CONTROLLING NOISE IN OFFICE SPACES
Controlling noise in offices spaces is vital for privacy and productivity and involves several inherent issues:
Because an office space has a lot of reflective hard surfaces such as drywall, tile, glass, desks, and counter tops, the space can become too reverberant making it hard to understand normal levels of speech. The addition of absorptive products such as prefabricated fabric wrapped acoustic panels, or custom acoustic stretched fabric systems, will absorb the sound waves as opposed to them being reflected back into the space.
The trend towards open office spaces allow for better collaboration but presents speech privacy problems. If a co-worker can hear and discern conversations going on around him or her, they become distracted and unproductive. It also makes it difficult to protect sensitive private data from being overheard.
The solution is to install a quality sound masking system. Sound masking works by producing a unique, digital broadband sound spectrum complimentary to the speech spectrum, that effectively covers speech levels. Sound masking is typically installed in the ceiling plenum gently filtering down into the space below, covering noise and conversation in open areas and improving privacy in enclosed offices.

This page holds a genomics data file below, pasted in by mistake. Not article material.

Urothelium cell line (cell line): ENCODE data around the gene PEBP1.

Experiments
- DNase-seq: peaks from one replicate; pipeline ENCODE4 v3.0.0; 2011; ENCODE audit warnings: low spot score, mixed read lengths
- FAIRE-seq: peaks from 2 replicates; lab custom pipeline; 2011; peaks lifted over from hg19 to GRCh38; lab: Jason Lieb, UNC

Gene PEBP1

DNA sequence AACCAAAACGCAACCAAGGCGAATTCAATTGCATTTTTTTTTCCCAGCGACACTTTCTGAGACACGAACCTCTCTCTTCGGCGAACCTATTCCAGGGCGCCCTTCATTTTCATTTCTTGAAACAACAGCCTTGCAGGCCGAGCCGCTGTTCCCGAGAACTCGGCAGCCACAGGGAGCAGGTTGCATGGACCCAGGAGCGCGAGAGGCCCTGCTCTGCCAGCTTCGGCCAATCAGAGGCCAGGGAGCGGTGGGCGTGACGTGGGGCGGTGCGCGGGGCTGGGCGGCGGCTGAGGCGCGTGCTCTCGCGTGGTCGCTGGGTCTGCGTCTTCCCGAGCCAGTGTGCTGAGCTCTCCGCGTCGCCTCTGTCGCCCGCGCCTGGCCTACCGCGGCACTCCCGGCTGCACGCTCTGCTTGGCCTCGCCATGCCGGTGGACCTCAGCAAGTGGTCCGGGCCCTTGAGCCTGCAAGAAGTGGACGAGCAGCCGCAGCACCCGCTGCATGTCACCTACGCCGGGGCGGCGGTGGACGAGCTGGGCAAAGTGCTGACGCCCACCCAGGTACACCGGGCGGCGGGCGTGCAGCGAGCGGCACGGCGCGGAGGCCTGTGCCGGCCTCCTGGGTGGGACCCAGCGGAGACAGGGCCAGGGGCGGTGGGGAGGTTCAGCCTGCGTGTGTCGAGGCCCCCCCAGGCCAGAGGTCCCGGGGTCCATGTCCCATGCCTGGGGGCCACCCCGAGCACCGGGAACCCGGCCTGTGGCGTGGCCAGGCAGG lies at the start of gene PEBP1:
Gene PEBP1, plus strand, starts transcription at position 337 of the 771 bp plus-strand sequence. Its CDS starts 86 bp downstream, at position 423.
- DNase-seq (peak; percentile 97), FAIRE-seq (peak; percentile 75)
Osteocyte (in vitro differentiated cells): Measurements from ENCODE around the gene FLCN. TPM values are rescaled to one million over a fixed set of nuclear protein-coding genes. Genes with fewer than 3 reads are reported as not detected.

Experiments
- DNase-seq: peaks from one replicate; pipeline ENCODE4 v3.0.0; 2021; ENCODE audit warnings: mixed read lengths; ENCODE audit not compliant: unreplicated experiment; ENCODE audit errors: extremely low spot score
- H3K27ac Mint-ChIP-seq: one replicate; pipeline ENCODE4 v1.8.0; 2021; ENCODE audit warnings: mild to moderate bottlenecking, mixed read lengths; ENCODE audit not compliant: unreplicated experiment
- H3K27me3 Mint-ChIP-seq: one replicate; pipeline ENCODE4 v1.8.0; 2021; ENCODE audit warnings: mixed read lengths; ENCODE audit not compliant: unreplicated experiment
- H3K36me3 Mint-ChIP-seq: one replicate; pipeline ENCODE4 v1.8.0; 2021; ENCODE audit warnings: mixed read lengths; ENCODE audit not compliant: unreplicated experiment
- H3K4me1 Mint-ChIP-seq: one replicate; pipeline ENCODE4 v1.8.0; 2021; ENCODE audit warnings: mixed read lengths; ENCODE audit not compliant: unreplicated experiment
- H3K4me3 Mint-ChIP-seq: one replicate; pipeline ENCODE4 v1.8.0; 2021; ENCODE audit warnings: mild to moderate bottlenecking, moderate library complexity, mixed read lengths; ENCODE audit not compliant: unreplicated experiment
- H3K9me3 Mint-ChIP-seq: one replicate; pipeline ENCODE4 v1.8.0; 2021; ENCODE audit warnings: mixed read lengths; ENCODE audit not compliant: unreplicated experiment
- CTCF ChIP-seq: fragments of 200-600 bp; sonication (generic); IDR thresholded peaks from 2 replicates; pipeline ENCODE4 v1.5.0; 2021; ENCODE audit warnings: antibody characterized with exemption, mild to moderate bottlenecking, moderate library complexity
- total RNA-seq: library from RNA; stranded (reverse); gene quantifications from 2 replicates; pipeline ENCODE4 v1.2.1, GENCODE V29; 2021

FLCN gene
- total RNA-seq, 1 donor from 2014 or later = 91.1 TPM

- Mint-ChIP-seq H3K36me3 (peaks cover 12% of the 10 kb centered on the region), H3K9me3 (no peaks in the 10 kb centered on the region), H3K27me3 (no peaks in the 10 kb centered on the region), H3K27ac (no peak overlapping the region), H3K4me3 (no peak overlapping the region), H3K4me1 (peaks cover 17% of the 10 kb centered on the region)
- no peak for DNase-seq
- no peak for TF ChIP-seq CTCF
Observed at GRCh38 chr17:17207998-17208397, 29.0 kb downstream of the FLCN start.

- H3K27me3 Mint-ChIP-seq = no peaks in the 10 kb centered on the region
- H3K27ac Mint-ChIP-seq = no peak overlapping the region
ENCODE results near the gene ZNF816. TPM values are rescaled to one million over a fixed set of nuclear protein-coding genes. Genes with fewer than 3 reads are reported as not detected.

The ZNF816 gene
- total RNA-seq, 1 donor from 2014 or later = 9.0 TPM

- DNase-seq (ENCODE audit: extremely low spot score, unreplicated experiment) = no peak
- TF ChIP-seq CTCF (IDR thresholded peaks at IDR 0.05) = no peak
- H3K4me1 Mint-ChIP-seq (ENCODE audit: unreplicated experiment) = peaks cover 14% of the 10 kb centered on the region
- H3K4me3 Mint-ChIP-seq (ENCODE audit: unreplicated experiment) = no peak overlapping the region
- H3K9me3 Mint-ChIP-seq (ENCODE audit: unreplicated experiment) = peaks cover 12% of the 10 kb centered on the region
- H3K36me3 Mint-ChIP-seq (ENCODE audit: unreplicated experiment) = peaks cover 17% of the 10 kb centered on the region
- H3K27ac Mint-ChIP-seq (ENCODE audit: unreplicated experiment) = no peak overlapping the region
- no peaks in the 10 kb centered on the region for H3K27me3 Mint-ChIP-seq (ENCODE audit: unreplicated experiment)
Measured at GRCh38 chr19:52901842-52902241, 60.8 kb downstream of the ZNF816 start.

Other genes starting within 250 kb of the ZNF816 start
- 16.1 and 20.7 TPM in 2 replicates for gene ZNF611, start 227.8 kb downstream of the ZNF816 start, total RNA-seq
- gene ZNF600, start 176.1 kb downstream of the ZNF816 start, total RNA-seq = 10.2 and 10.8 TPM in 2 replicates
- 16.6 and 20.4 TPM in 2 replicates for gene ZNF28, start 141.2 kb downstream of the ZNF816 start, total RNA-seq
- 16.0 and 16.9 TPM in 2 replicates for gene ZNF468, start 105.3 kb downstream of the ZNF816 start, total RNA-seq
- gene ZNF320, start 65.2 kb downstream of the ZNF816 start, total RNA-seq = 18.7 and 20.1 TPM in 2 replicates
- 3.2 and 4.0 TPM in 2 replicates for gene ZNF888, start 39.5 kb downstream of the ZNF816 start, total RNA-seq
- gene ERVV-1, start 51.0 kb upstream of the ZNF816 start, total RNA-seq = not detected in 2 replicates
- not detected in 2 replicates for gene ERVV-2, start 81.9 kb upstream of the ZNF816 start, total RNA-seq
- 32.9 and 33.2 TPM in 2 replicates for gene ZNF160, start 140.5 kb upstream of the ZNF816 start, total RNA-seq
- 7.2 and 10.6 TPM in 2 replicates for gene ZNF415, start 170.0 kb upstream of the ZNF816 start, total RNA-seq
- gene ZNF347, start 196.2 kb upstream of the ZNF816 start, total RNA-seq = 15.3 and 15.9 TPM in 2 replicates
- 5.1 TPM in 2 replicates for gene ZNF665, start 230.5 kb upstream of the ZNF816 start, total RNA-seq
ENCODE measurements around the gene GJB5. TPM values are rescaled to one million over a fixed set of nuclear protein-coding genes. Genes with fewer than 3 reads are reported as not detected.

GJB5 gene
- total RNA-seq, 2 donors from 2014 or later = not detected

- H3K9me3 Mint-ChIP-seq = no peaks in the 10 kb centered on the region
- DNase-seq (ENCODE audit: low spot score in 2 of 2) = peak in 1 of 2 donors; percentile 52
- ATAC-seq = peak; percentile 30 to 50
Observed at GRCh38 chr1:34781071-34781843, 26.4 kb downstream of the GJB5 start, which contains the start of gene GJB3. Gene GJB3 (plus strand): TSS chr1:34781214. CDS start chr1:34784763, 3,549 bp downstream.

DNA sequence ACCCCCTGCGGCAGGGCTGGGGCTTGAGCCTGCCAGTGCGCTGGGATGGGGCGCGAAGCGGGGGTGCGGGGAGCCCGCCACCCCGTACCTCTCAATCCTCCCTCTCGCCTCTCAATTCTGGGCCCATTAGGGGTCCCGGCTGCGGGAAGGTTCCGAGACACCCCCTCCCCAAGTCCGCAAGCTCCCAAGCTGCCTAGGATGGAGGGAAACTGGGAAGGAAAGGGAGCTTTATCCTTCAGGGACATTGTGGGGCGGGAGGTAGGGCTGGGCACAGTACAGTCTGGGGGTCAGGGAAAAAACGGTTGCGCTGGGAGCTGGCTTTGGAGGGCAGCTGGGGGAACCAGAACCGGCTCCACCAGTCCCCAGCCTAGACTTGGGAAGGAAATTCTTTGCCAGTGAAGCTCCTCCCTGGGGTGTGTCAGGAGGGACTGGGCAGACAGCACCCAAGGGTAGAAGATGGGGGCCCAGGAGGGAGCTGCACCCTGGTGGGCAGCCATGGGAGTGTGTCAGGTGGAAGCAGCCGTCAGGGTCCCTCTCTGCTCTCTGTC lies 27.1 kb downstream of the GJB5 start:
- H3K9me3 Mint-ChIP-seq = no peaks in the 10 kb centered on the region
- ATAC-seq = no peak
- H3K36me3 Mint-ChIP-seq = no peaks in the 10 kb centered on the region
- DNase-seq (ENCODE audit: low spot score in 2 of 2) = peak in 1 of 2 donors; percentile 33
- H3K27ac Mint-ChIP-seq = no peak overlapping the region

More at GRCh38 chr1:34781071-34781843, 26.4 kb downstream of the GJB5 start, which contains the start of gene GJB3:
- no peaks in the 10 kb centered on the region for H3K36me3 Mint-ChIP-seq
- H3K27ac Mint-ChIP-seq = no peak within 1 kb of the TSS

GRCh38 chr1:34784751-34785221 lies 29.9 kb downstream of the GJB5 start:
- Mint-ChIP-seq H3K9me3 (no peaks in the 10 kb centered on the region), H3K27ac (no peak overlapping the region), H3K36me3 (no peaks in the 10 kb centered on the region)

Office spaces can sometimes be plagued by noise sources such as mechanical rooms, rooftop HVAC systems, or outside traffic noise.These issues need to be treated at the source. Rooms containing noisy mechanical equipment such as elevator systems need to have sufficient mass in the walls and ceilings to effectively block noise. Cinder block walls are a great noise blocker, and products such as mass loaded vinyl barrier and resilient isolation clips can be added to standard drywall partitions to add mass and decouple the walls and ceilings, thus preventing noise transference. Pumps and compressors need to be installed with vibration isolators and the connecting conduit and piping need to be hung with acoustic pipe hangers. HVAC equipment such as cooling towers must be mounted on properly rated vibration isolators to prevent sound from transferring through the building structure into the occupied spaces below.